Governments and enforcement authorities are increasingly recognizing HACCP as the most effective means of managing food safety. For example, in the United States, HACCP techniques were used to identify the controls specified in the Low Acid Canned Food Regulations as early as 1973. In 1995, the U.S. Department of Agriculture (USDA) decreed that HACCP programs are required for all meat and poultry processing facilities. HACCP techniques are also required by law in the area of seafood inspection and processing. Other food areas will follow. The trend indicates that HACCP could eventually become mandatory in the United States, not only for all U.S. food processing facilities, but also for processors from anywhere in the world exporting to the United States. [Editor's Note: Remember that dietary supplements are regulated as foods in the United States under the FD&C Act and DSHEA.]

While many countries are in the process of re-evaluating and developing their food safety policies, use of the Codex HACCP principles as the international standard means that the HACCP systems implemented by trading partners are based on the same principles. It is clear that international legislation is moving more toward making HACCP a mandatory requirement in the food industry. This will lead to greater regulatory assessment of HACCP systems as governments take up their responsibilities with regards to confirming that the business operators are properly complying with requirements.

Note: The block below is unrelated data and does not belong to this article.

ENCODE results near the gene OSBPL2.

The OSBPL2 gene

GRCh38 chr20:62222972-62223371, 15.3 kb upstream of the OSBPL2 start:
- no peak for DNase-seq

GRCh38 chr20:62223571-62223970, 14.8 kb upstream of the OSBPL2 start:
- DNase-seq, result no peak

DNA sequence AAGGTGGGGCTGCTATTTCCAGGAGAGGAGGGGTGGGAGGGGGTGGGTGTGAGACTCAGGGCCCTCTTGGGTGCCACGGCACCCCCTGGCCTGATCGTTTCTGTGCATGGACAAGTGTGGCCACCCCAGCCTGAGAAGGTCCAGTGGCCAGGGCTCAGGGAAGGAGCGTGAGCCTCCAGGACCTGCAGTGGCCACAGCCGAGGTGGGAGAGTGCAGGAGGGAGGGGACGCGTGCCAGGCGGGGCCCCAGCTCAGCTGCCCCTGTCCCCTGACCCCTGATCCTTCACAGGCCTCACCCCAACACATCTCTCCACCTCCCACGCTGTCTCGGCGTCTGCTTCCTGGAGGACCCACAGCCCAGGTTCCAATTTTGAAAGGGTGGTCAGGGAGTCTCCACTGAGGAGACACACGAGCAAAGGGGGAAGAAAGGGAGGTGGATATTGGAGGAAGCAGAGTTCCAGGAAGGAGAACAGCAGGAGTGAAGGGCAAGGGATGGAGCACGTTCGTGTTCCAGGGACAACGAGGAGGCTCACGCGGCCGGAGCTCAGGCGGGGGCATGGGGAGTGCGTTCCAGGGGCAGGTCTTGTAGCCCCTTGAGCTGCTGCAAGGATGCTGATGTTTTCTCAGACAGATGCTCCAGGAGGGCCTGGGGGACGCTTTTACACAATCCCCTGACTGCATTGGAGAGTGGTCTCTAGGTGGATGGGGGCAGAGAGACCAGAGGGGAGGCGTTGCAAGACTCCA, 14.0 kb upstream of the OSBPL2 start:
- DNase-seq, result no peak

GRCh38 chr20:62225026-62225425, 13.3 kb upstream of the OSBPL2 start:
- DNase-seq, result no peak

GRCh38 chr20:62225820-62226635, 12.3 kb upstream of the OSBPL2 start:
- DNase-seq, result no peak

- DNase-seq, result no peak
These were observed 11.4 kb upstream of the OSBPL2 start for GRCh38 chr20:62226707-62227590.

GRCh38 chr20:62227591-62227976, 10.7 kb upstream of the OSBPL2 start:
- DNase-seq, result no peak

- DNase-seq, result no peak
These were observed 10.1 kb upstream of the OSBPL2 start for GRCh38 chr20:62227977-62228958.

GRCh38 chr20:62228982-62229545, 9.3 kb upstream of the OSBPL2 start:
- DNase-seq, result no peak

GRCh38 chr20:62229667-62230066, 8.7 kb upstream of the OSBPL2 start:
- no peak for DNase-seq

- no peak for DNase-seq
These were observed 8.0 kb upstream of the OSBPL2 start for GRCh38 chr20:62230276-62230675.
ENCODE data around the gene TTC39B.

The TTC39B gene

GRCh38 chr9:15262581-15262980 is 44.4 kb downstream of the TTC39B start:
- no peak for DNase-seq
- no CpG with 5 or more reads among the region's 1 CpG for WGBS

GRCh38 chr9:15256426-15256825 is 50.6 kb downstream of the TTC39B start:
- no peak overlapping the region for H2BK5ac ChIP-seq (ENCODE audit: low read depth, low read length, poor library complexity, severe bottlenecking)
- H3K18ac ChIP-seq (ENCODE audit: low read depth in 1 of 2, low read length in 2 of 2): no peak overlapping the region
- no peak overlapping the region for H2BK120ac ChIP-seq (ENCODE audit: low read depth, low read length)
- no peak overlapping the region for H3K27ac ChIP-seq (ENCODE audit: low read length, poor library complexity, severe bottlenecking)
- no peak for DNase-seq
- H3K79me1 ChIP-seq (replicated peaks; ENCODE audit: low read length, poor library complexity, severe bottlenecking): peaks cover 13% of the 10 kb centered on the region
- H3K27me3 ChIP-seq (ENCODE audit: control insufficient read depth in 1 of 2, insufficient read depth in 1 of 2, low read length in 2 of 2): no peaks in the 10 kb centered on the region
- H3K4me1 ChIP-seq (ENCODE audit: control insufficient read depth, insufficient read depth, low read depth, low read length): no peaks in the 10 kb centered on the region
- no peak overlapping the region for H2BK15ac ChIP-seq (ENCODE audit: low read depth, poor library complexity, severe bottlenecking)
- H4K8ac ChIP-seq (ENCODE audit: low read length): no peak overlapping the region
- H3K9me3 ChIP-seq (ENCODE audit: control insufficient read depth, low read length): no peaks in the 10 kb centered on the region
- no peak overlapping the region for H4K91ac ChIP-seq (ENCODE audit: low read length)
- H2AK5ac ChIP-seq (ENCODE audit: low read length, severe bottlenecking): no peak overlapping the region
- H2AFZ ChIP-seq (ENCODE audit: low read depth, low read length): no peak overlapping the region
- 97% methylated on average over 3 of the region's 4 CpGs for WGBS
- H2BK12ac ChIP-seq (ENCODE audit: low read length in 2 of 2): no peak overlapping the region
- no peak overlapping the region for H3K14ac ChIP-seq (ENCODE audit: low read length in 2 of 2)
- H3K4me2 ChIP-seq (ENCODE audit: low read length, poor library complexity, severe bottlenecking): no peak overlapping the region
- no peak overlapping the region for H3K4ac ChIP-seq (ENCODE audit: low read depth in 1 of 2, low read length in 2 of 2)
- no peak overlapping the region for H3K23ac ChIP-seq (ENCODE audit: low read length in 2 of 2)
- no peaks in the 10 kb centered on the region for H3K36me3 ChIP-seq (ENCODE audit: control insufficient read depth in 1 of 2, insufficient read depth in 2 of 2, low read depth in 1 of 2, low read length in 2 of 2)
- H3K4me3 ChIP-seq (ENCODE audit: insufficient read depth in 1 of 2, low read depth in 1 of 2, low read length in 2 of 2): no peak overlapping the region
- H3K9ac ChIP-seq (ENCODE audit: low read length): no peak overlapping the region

There are other driving forces for the use of HACCP, including consumers and the media. While the end consumer may not know what HACCP means, manufacturers, retailers and caterers increasingly expect that their suppliers develop and implement HACCP plans. Any inspection carried out on production premises nowadays includes an assessment of the competence of the management. An effective HACCP system is essential in demonstrating that the food business operator understands and is managing food safety hazards.

In addition, as consumers become more aware of food safety, they are encouraged to go the press. The issues identified may not always be real in terms of food safety, but can cause severe brand damage. Food suppliers need to be able to answer all claims made against them. In addition to providing an effective foods afety protection program, fully documented evidence in the formof efficiently maintained HACCP records may be essential in counteracting such claims and ensuring that the company stays in business.

However, companies must remember that HACCP is not an exact science. The HACCP approach is really a way of thinking and working. HACCP is evolving all the time and, despite having been around for 40 years, it is still the subject of much discussion and debate.

Sara Mortimore and Carol Wallace are the authors of Food Industry Briefing Series: HACCP, published by Iowa State University Press (Christos Cassianos, compiling editor). This excerpt was published with the permission of Iowa State University Press, a Blackwell Science Publishing Co. The book is available at a 10 percent discount for INSIDER readers (mention the code HART). Contact Sally Clayton, Marketing and Sales Manager, 2121 S. State Ave., Ames, IA 50014, (800) 862-6657, FAX (515) 292-3348, e-mail orders@isupress.com, www.isupress.com.